Thursday, May 20, 2010

Writing and Parenting

Victoria Winterhalter, mother, teacher and writer, speaks about the connections between Motherhood and Writing. She has an incredible amount of insight on parenting--all free and accessible at Parenting By the Book, Richmond Family Magazine's blog.

I'm thrilled to have her as my first guest blogger!

Remember that book All I Really Need to Know I Learned in Kindergarten by Robert Fulghum? I feel like everything I really need to know about parenting I learned from being a writer. For my blog, Parenting by the Book, I utilize my experiences as a freelance writer and English teacher just as much as I do those of motherhood because writing, like parenting, is largely based on what you’ve read and what you’ve experienced.

While we hate to admit it, both writing and parenting are learned through trial and error. Author Philip Roth writes, “I often write a hundred pages or more before there’s a paragraph that's alive. Okay, I say to myself, that’s your beginning, start there; that’s the first paragraph of the book.” With how hectic parenting can be, this is a hard correlation to accept but one that is real nonetheless. I know when it came to getting my four-year-old to be more independent I’d read numerous books and tried countless tricks. It wasn’t until I blogged about Raising Resilient Children by Robert Brooks and Sam Goldstein that my efforts paid off.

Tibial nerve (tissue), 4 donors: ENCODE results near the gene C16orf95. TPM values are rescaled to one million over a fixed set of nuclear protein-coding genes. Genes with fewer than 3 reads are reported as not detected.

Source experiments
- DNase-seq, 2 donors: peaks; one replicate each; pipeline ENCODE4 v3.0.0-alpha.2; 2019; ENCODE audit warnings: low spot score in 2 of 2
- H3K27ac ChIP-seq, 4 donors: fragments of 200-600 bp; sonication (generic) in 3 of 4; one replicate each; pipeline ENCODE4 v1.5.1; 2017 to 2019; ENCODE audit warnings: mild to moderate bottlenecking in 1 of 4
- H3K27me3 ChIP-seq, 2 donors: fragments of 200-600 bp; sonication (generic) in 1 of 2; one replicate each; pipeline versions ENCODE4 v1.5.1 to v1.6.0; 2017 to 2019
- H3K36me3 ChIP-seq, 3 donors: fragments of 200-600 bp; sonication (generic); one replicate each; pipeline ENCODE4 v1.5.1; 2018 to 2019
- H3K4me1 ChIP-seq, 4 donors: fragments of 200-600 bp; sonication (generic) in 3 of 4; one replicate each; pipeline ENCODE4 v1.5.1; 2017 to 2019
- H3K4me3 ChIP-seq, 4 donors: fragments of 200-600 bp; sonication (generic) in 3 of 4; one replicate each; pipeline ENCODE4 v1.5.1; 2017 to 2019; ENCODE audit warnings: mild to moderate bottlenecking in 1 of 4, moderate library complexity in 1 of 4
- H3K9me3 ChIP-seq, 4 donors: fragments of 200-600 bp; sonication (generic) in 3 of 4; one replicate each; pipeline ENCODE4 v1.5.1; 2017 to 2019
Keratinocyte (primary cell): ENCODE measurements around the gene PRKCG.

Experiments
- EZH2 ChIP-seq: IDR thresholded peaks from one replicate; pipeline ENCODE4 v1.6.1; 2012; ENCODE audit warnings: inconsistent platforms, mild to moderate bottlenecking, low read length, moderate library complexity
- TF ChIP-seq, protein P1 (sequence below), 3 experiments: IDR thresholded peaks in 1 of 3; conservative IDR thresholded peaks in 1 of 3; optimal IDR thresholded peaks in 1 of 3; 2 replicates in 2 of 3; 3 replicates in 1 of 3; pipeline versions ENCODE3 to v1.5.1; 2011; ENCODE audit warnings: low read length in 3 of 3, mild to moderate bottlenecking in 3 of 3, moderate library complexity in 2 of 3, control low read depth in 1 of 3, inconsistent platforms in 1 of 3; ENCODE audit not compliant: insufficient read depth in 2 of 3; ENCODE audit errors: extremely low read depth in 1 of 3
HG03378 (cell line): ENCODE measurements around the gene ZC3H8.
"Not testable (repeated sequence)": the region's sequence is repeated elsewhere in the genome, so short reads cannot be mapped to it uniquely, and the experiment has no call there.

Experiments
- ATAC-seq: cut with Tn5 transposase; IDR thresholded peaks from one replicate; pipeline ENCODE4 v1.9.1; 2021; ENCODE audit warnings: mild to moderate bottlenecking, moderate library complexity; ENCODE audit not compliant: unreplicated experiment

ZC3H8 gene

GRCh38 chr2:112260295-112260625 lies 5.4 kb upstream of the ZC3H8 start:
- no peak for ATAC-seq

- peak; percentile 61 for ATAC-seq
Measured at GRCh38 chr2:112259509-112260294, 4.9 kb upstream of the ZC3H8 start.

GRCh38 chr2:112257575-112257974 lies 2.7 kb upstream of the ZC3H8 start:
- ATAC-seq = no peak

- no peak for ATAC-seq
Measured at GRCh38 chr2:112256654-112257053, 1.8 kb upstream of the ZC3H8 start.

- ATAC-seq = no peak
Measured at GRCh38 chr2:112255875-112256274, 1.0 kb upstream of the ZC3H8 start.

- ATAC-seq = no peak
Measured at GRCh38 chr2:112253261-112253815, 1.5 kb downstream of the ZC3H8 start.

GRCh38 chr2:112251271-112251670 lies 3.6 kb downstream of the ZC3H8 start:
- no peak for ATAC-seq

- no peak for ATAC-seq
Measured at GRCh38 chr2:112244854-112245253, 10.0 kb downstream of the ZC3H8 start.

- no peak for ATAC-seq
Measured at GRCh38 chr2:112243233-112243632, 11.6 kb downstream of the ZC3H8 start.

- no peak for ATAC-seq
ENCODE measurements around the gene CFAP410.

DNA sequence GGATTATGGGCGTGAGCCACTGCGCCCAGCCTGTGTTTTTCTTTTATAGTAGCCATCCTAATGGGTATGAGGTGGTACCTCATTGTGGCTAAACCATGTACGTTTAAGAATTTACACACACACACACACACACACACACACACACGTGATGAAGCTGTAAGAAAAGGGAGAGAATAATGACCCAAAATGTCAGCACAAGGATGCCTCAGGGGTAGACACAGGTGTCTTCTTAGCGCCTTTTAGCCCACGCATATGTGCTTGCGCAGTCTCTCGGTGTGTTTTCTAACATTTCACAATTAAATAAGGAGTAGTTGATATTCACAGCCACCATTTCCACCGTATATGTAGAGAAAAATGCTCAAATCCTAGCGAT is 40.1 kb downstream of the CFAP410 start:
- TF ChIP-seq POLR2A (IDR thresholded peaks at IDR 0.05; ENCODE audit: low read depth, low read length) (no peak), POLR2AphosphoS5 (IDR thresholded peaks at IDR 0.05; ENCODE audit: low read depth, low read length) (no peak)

Anne Lamott, author of Bird by Bird: Some Instructions on Writing and Life, writes that successful writers don’t “sit down at their desks every morning feeling like a million dollars…This is just the fantasy of the uninitiated.” Good writing, like good parenting, is hard work; even the best writers (and parents) feel uninspired from time to time. The key is to ride out your insecurities until you feel confident again for I believe Lamott was right when she wrote “Leap and the net will appear.”

Whether you’re writing, or parenting, you should think about when you are at your best and capitalize on it. Author Toni Morrison writes, “I tell my students one of the most important things they need to know is when they are at their best creatively.” I’m a slow starter – at my best creatively in the afternoon; therefore, I’ve trained my kids to play together when they wake up. By the time they are on each other’s nerves, my coffee’s kicked in and I’m ready to play.

Last month, I heard Michele Young-Stone speak at a James River Writers event, and something she said confirmed this suspicion that all I really need to know about parenting I can learn from being a writer. Michele said when she got rejections she’d say she was done with writing while simultaneously putting another query letter in the mail to a potential agent – never giving up on her dream of publication. The reality is published authors succeed in large part because they aren’t afraid to reinvent their project until they find the format that reaches readers. It’s that kind of perseverance that makes for successful parents, too.

Victoria Winterhalter writes the blog Parenting by the Book for Richmond Family Magazine; she reads the parenting books so you don’t have to.

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